"Grip Stick": a new poem by Mark Granier

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The man emptying bins on the prom might be my age,
though healthier looking, tanned, bare-armed
in a hi-vis jacket and black ski-cap.
He plucks at stray bits of litter with that familiar
metal rod with its Dalek pincer – the same

as the one I bought for my mother in Fannin’s
some years before she died – a gadget
so starkly ingenious surely it’s a branch
of a family tree of similar inventions, of Bakelite,
whalebone, leather, wood . . . going back, back

to that afternoon in her nursing home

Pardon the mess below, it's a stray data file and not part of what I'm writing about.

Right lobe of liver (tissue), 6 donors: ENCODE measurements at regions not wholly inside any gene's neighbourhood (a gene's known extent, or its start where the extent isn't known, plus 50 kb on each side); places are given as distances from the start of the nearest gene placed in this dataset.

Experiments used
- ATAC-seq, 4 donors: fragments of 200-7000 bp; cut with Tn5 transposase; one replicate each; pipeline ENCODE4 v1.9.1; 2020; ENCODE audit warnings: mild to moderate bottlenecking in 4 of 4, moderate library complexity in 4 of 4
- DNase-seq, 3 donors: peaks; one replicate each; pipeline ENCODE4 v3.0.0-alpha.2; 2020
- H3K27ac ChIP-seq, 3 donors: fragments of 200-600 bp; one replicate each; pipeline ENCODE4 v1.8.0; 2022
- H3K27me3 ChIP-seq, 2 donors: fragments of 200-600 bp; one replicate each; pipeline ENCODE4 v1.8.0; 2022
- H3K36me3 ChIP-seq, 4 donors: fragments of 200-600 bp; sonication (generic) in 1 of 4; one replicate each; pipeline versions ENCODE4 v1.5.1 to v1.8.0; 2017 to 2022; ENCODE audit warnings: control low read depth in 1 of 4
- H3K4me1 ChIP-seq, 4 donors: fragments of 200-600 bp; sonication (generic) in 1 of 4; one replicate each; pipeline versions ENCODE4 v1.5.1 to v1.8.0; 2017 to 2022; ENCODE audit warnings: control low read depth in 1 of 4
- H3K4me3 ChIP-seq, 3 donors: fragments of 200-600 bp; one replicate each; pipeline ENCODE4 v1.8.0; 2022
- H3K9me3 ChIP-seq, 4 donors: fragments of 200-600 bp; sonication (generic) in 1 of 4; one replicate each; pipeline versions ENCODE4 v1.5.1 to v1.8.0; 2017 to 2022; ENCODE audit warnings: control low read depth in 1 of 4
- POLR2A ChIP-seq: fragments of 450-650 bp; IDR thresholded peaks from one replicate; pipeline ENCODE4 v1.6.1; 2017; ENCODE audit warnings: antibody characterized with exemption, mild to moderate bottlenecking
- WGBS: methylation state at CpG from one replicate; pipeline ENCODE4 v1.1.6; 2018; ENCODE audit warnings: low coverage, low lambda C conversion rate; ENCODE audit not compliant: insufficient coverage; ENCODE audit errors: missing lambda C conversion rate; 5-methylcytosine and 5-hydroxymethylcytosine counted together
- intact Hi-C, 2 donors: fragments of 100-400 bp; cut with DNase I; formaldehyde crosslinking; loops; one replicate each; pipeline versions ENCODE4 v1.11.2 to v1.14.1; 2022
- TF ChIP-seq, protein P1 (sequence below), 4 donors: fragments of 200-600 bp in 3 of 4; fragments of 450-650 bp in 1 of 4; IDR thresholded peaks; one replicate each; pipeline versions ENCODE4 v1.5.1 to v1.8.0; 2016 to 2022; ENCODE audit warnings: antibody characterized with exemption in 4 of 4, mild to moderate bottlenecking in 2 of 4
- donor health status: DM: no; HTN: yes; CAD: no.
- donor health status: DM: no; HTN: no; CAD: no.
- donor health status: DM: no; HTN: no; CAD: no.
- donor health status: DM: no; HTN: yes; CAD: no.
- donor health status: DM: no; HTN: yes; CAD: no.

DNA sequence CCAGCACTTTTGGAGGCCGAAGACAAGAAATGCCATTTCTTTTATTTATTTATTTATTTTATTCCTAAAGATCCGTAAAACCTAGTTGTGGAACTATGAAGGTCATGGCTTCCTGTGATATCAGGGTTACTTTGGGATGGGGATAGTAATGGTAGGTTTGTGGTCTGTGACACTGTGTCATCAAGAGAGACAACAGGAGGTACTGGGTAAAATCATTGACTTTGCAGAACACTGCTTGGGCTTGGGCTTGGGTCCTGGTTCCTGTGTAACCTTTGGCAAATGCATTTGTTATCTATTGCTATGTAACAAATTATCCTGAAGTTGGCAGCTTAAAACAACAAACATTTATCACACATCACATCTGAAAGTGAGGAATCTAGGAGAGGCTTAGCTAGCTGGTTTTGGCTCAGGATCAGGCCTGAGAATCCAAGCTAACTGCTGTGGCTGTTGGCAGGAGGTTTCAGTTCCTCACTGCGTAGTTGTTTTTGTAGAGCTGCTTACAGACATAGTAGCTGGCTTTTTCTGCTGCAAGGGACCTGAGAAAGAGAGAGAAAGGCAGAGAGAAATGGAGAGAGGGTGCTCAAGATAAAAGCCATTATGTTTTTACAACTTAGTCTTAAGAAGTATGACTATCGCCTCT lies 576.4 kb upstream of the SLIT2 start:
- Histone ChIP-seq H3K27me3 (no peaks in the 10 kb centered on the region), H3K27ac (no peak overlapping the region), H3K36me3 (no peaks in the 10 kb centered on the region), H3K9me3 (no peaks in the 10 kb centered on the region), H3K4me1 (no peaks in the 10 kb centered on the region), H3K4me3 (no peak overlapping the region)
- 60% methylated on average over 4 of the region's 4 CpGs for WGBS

a year and a half ago, when I hold her hand
and feel it loosen then go slack, and call
the nurse, who says quietly “yes, she’s going . . .”
and I look out the window

to see the usual glorious rubbish, clouds
not stopping their tumble over Killiney Hill’s
huddle of slates and satellite dishes, while I am
abruptly in a different country – the vast
landscape of her open palm –

tiny in the grip of what gave way.

Mark Granier is an Irish poet and photographer. He is author of three collections
of poetry: Airborne, The Sky Road and Fade Street. His fourth, Haunt, will be
published by Salmon Poetry in 2015.

This article first appeared in the 04 June 2014 issue of the New Statesman, 100 days to save Great Britain